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Epilepsia. 1997 Jun;38(6):631-6.

Effects of valproate, phenytoin, and MK-801 in a novel model of epileptogenesis.

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1
Comprehensive Epilepsy Program and Program in Neuroscience, University of Rochester School of Medicine and Dentistry, New York, USA.

Abstract

PURPOSE:

We have developed and characterized a novel model of epileptogenesis based on the convulsive actions of flurothyl in mice. The hallmark feature of this model is a reliable change in the type of seizure expressed in response to flurothyl from generalized clonic to generalized tonic seizures. The purpose of our study was to evaluate the effects of chronic administration of valproate (VPA), phenytoin (PHT), and MK-801 on the change in seizure phenotype observed in our model system.

METHODS:

Male C57BL/6J mice received flurothyl seizures on 8 consecutive days. Two hours after the last generalized seizure, chronic drug or vehicle was administered twice daily at 12-h intervals for 28 days. The drugs evaluated were VPA (250 mg/kg), PHT (30 mg/kg), and MK-801 (0.5 mg/kg). After a 7-day drug washout period, mice were retested with flurothyl.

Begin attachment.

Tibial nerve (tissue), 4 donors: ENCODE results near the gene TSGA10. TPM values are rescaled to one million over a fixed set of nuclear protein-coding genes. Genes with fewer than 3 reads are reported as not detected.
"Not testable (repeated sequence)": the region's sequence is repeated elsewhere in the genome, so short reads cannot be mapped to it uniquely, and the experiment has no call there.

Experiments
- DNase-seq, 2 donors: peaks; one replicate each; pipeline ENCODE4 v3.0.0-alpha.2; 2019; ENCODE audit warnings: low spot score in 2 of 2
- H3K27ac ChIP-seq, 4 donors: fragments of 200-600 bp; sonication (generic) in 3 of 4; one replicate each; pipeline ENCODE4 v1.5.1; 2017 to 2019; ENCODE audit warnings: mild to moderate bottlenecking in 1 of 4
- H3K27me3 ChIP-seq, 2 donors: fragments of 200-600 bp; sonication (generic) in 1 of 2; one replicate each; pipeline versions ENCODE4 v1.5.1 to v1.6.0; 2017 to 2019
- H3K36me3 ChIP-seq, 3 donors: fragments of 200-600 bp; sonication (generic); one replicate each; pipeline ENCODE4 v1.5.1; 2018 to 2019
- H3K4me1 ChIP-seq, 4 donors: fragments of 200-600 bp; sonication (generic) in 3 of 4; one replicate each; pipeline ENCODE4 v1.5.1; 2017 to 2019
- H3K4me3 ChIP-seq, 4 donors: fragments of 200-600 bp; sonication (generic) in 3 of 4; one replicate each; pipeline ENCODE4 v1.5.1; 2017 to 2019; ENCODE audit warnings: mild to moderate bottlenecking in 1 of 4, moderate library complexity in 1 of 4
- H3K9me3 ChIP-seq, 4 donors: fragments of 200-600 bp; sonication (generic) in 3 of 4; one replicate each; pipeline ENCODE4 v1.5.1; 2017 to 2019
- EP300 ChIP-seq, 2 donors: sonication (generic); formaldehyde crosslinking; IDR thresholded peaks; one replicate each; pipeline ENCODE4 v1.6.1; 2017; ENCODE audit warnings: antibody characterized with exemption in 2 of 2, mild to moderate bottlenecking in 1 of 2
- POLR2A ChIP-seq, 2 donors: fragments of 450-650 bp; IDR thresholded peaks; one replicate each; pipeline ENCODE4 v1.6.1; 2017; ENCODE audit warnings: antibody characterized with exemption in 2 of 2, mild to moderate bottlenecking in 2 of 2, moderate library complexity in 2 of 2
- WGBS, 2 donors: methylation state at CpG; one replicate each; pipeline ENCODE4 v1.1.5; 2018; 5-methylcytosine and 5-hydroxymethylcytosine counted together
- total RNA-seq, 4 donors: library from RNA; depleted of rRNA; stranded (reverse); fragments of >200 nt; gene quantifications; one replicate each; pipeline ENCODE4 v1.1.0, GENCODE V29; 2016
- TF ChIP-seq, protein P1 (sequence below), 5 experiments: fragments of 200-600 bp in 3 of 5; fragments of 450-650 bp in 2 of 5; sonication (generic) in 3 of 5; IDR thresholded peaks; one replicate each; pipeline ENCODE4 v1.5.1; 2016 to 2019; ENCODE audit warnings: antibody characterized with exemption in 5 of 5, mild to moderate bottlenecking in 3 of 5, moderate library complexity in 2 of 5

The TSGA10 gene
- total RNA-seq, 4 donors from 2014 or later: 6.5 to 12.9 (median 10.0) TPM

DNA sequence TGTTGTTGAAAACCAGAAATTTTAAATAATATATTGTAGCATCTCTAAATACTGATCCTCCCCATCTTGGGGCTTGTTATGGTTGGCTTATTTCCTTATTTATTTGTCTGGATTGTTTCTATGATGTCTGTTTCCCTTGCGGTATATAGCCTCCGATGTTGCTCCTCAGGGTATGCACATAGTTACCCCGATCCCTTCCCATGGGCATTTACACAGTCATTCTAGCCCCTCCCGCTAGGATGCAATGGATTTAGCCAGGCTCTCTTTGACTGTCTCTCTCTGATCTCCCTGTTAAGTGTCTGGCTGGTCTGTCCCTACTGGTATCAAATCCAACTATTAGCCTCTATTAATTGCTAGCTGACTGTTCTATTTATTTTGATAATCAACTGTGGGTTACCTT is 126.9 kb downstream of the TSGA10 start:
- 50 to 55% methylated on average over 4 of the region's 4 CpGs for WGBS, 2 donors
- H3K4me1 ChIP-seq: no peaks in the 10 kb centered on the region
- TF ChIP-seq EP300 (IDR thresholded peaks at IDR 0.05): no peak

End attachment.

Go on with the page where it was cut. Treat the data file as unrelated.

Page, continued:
RESULTS:

Among uninjected or vehicle-injected control mice, there was a significant increase in the proportion of animals expressing tonic seizures after the 28-day stimulation-free interval. Chronic administration of VPA or MK-801, but not PHT, blocked the characteristic change in seizure type from clonic to tonic.

CONCLUSIONS:

The change in seizure phenotype observed after exposure to our paradigm indicates a fundamental reorganization in the propagation of flurothyl-initiated seizures. As in electrical kindling, VPA and MK-801 are effective at blocking or retarding the reorganization, whereas PHT is not. The concordance in pharmacologic profiles between kindling and our model suggests that the processes underlying changes in seizure susceptibility in these two models share mechanisms in common.

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